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How a Show About Funerals Helps People Grieve

February 07, 2018 | | Comments 0

Does the sight of funeral cars in a procession make you sad? When you see a funeral home or something else related to death, do you get a lump in your throat thinking about a loved one’s death in the past? If so, TV might be a way to overcome this.  Shows like HBO’s Six Feet Under brought the subject – and details – of death into living rooms across the country.

The popularity of Six Feet Under shows just how much people want to talk about and understand death better.  The show follows a family run funeral home and depicts death and the funeral process in great detail.  For funeral homes all over the country, the show gave the public a chance to see that funeral homes aren’t simply a place for death – they are a place to celebrate life.

Back in 2008, the (now defunct) TV Squad compiled a simple list of ways the show was helping others grieve:

1. “Everything. Everyone. Everywhere. Ends.” This tagline for the show points out a reality that some people don’t want to face. But once you come to grips with it, life is easier. Nobody gets out of this world alive and some leave it sooner than we expect. The show constantly reminds us of this in each episode.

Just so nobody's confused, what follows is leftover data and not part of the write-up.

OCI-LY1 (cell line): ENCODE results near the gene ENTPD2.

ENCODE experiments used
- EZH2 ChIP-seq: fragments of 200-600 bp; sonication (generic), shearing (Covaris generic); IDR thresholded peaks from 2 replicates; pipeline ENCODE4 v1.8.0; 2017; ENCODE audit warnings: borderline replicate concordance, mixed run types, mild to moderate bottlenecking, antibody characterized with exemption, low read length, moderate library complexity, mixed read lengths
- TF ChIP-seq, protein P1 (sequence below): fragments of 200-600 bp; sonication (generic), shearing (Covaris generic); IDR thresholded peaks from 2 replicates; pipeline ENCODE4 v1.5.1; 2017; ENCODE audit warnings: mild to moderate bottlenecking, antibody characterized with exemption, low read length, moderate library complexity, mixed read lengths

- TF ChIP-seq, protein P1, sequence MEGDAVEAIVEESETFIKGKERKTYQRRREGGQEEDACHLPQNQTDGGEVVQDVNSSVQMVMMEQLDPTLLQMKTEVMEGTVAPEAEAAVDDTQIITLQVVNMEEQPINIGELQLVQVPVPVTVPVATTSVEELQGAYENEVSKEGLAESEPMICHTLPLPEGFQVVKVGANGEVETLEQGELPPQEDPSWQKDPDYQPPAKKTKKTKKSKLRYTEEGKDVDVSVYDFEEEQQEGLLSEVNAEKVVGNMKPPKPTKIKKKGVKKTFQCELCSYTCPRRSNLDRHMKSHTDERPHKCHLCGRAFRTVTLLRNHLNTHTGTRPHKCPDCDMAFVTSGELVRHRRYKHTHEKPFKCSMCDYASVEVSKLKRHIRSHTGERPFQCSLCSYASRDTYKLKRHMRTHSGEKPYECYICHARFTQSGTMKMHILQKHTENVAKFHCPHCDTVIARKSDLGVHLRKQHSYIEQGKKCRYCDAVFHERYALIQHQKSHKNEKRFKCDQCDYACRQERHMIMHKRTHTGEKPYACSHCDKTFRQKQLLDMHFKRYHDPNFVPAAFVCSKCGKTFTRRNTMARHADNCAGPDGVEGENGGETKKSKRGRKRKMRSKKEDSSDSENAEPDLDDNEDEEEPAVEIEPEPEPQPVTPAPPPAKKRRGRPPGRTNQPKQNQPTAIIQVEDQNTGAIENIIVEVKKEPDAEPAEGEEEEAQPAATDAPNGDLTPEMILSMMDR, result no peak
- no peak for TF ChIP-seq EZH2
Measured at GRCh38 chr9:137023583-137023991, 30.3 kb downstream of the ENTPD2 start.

2. The absence of grieving is acceptable. In one episode toward the end of the series, one character explains that he’s just tired of grieving. Instead of being sad, he just wants to make every minute of life count. There is a time for grieving, but it’s okay to let it go and move on once that time is over.

3. Death comes in the most unexpected ways. At the beginning of each episode, somebody dies. Sometimes it’s a normal way like choking on something and other times it’s as unusual as nearly getting decapitated from a street sign when standing up through the moon roof in a limousine.

4. The show makes you appreciate life.
For many people, being around death makes them appreciate life even more. Some characters in the show exhibit this at times since they are always around the idea of death in the family-owned funeral home.

5. Six Feet Under gives you perspective. When you think of death as an inevitable part of life, it makes you prioritize your life and think about what’s really important.

The fact is, the immense popularity of Six Feet Under gave many people the chance to find a way to grieve and move on.  watching the family and their clients go through the process was especially helpful since the show never glossed over the details of death.  When one of the main character dies near the end of the show run, the family comes together to wash and prepare his body with the cameras rolling.  Six Feet Under’s unflinching view of death provided catharsis for many and it’s a legacy that resonates today.

 

 

Filed Under: Funeral History

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